"When I finished watching that movie, I literally had to breathe," Winfrey told reporters at the Toronto Film Festival. "I didn't cry until the card came up with 'For Precious Girls Everywhere.' And that hit a nerve. And I recognized myself in that character. Most of all, I recognized that I have seen the Precious girls of the world and they have been invisible to me."
According to Perry's Web site, he and Winfrey are donating their profits from the film to charity.
Meanwhile, Perry and Winfrey, along with Daniels and the cast, hit the festival circuit, where they racked up several awards and spoke about the process of being transformed for this bleak and ultimately heartwarming drama.
Carey had to leave her pop diva persona at the door. "I brought in all my wigs for the character and (Daniels) was like, 'No, it's not happening,'" she told reporters at the Toronto film festival.
Makeup-less, her hair mousy brown and limp, with a faint mustache above her upper lip, Carey was nearly incognito as Ms. Weiss, a tough-love social worker. She even adopted a Long Island accent for the role.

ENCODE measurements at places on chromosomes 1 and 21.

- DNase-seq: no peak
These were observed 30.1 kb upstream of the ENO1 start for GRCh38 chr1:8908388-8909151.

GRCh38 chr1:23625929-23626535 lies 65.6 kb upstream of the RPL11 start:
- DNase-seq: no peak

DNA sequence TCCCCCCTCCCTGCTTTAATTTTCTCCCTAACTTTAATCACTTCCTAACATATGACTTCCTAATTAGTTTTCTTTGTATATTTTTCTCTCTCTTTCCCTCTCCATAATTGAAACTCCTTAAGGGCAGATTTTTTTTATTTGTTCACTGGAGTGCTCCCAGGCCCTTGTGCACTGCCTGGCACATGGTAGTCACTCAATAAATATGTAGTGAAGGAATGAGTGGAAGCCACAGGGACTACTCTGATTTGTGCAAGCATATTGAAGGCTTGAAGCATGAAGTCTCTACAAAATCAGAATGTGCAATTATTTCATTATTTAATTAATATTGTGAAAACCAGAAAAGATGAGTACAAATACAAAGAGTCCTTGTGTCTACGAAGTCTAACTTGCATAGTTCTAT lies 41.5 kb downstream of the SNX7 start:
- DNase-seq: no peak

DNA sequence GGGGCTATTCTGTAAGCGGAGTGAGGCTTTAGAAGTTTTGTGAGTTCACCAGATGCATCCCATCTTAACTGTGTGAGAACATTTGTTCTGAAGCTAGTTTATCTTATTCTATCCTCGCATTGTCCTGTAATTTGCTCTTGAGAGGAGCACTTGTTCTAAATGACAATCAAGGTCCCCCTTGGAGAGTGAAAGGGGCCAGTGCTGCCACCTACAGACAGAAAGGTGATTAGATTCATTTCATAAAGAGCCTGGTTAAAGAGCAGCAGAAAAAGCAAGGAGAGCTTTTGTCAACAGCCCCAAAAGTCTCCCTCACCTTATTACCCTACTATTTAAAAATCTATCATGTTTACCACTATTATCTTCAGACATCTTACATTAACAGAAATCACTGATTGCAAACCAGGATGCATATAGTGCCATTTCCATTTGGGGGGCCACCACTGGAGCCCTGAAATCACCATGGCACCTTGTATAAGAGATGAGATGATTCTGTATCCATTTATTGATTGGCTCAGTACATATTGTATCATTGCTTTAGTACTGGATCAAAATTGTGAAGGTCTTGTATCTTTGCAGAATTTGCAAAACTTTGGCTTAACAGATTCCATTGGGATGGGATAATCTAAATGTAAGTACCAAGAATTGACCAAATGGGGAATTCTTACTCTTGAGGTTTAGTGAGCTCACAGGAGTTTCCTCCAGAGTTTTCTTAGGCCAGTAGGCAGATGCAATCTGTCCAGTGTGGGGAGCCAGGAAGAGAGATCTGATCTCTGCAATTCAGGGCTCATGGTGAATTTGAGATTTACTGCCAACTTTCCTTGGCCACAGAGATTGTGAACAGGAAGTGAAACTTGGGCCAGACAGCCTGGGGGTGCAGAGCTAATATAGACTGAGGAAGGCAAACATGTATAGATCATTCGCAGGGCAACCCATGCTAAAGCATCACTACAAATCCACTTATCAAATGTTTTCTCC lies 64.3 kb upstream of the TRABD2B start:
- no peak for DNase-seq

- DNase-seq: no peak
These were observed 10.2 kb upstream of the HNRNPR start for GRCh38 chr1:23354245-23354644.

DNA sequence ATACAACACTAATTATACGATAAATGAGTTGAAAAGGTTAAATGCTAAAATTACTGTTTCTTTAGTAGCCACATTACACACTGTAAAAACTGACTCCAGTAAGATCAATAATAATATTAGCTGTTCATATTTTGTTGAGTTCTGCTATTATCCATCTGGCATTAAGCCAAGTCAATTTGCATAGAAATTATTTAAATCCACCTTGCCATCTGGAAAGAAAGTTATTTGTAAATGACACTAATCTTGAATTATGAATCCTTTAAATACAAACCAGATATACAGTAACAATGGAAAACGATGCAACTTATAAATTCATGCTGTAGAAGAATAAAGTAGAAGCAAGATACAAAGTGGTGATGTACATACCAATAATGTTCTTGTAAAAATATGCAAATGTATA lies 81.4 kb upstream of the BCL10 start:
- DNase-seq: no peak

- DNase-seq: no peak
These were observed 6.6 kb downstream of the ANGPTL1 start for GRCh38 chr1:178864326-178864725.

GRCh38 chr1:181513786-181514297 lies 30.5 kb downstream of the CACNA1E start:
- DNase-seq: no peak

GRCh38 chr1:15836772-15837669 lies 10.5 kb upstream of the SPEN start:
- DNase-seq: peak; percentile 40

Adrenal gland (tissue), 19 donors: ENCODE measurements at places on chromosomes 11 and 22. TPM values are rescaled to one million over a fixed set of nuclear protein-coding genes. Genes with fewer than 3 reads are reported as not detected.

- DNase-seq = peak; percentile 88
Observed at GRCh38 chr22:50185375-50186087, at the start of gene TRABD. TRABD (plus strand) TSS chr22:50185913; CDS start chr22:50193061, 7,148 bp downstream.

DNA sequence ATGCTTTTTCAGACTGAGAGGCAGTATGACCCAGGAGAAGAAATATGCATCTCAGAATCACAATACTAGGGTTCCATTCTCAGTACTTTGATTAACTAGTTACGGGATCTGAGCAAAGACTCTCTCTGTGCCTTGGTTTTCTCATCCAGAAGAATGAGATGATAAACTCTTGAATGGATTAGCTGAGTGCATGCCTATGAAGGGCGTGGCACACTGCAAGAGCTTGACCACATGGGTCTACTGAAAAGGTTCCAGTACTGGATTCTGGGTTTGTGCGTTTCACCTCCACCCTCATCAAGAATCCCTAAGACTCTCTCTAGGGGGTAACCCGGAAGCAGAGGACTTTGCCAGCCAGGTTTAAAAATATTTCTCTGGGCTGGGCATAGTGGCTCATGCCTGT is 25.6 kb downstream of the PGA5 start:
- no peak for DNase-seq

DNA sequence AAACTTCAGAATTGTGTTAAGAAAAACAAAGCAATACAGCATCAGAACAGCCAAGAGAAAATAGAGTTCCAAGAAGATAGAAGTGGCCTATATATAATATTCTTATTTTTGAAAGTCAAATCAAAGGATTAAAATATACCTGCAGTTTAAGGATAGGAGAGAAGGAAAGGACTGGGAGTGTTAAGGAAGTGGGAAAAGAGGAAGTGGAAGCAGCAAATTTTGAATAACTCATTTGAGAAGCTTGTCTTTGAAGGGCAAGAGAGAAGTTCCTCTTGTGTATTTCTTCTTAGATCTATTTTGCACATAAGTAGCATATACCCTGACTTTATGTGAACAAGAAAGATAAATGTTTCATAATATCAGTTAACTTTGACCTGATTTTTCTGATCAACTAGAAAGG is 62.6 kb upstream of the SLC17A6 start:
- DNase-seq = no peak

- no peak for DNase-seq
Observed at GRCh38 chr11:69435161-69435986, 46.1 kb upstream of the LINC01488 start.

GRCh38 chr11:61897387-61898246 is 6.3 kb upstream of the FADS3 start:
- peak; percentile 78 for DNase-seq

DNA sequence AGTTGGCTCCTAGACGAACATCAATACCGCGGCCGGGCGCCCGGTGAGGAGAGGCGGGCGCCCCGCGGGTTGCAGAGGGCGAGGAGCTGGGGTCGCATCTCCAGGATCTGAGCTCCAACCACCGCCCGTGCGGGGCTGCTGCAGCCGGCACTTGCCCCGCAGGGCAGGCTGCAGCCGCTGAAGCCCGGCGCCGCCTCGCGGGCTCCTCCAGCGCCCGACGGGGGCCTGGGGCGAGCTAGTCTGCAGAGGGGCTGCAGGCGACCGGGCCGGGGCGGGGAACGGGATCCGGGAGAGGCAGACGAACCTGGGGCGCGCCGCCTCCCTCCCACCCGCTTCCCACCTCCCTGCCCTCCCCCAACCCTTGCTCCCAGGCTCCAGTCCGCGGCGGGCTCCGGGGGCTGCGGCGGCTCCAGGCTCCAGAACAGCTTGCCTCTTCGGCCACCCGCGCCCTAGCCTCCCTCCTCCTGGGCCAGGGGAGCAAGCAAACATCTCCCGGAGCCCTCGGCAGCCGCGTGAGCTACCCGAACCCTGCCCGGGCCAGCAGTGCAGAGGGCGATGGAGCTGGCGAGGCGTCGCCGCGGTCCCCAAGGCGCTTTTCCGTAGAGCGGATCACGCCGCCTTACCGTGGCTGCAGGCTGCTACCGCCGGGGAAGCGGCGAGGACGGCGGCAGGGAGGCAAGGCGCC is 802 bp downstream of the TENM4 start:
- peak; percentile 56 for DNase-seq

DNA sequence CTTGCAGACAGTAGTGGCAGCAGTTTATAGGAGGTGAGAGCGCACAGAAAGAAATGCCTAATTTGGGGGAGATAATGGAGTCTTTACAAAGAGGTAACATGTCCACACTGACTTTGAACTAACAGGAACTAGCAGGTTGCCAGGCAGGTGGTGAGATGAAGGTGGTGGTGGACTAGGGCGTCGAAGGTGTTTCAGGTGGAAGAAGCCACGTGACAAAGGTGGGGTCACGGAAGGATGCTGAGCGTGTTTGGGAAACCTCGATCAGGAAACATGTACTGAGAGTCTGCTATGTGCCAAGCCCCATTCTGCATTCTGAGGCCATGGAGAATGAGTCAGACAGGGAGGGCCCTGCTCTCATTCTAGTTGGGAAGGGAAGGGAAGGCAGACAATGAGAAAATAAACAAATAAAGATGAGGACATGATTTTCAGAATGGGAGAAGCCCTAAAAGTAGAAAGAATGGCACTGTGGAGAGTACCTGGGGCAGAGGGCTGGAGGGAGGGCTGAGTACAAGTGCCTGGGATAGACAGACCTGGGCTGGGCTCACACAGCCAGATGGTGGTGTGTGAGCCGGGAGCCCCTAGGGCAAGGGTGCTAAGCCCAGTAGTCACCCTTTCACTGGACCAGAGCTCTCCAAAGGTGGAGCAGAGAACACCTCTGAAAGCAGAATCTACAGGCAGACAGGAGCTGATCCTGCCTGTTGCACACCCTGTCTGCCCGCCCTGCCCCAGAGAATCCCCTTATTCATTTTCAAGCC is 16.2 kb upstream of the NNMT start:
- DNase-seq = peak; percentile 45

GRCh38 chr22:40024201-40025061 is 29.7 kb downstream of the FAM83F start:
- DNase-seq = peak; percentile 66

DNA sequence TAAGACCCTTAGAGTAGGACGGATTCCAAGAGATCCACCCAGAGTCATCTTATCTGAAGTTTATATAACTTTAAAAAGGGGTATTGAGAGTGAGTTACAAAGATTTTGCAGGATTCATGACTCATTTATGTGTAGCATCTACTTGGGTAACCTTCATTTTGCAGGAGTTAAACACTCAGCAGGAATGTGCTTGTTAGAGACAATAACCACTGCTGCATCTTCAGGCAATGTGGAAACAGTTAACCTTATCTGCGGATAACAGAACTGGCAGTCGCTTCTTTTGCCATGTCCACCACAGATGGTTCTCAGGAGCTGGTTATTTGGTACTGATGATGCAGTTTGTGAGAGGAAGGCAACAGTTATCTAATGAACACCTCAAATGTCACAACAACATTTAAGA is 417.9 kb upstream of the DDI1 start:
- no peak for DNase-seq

Though she's in only a few scenes, Carey has one of the most intense moments, a meeting with Precious and her mother, in which she probes Mary about how she allowed the abuse to occur.
"My character is not really a likeable person, but she does bring this to the surface. I had to really stay strong as an actor and I had to thank Lee for giving me that chance and letting us really be free with that scene," Carey said in Toronto. "I feel like it was a great chance for me to exercise and me to work and I feel like we connected on such a level. We were crying between scenes. It was emotional for us."